Common Ninebark (Physocarpus opulifolius) has cinnamon-colored flaky bark that peels off in strips. Some people claim nine strips are around each stem and that is how the shrub got its common name.
Clusters of white to off-white flowers bloom in early summer, followed by pinkish- to peach-colored berries in the fall. The leaves turn shades of bronze and yellow in the fall. Common Ninebark has a rounded arching form. It tends to get leggy, so regular pruning is needed to maintain its shape.
Use hand pruners and lopping shears to prune Common Ninebark immediately after it blooms. This may decrease the amount of berries in the fall but will not interfere with the next year's blooms. Decide how much you want to remove from the shrub.
Use lopping shears for branches larger than 1-½ inches and hand pruners for smaller branches and stems when pruning Common Ninebark.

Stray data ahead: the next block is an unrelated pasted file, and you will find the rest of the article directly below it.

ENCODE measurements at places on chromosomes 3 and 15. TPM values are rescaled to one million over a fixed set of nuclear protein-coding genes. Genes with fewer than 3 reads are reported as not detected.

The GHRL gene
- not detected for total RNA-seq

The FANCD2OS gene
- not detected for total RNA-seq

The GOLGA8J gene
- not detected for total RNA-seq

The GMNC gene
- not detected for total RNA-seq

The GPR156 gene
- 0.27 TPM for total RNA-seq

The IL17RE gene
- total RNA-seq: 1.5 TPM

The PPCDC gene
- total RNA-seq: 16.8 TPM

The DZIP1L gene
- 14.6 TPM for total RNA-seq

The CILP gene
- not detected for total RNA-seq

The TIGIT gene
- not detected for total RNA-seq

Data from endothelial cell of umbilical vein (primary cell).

Remove suckers at ground level and cut waterspouts back to main branches with hand pruners. Use lopping shears to prune out diseased, damaged or dead stems and branches.
Remove branches that are deformed, twisted or crossed over other branches with lopping shears. Cut back to the main branch, the trunk or the ground.
Trim stems that ruin the shape of the shrub. Cut at a 30-degree angle about ¼ inch above a bud that faces outward. Remember to use the pruning shears for smaller, thinner branches and the lopping shears for larger, thicker branches.